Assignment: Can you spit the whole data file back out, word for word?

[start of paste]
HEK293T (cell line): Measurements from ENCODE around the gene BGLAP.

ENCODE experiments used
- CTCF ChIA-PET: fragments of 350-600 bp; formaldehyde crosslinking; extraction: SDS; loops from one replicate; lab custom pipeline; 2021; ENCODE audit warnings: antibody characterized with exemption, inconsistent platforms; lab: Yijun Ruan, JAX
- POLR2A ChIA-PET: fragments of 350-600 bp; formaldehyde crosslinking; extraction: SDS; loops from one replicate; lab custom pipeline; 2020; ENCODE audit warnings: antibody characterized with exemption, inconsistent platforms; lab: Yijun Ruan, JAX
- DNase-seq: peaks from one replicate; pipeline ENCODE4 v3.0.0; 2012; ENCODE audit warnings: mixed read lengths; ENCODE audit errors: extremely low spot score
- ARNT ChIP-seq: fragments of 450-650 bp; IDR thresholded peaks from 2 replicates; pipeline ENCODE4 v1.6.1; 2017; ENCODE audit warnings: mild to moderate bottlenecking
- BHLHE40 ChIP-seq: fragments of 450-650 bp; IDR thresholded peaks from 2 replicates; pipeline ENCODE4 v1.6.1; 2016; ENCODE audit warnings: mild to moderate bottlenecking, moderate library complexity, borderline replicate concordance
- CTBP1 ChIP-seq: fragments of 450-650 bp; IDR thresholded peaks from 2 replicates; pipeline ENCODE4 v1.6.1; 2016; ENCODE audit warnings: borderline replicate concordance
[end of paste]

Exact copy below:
HEK293T (cell line): Measurements from ENCODE around the gene BGLAP.

ENCODE experiments used
- CTCF ChIA-PET: fragments of 350-600 bp; formaldehyde crosslinking; extraction: SDS; loops from one replicate; lab custom pipeline; 2021; ENCODE audit warnings: antibody characterized with exemption, inconsistent platforms; lab: Yijun Ruan, JAX
- POLR2A ChIA-PET: fragments of 350-600 bp; formaldehyde crosslinking; extraction: SDS; loops from one replicate; lab custom pipeline; 2020; ENCODE audit warnings: antibody characterized with exemption, inconsistent platforms; lab: Yijun Ruan, JAX
- DNase-seq: peaks from one replicate; pipeline ENCODE4 v3.0.0; 2012; ENCODE audit warnings: mixed read lengths; ENCODE audit errors: extremely low spot score
- ARNT ChIP-seq: fragments of 450-650 bp; IDR thresholded peaks from 2 replicates; pipeline ENCODE4 v1.6.1; 2017; ENCODE audit warnings: mild to moderate bottlenecking
- BHLHE40 ChIP-seq: fragments of 450-650 bp; IDR thresholded peaks from 2 replicates; pipeline ENCODE4 v1.6.1; 2016; ENCODE audit warnings: mild to moderate bottlenecking, moderate library complexity, borderline replicate concordance
- CTBP1 ChIP-seq: fragments of 450-650 bp; IDR thresholded peaks from 2 replicates; pipeline ENCODE4 v1.6.1; 2016; ENCODE audit warnings: borderline replicate concordance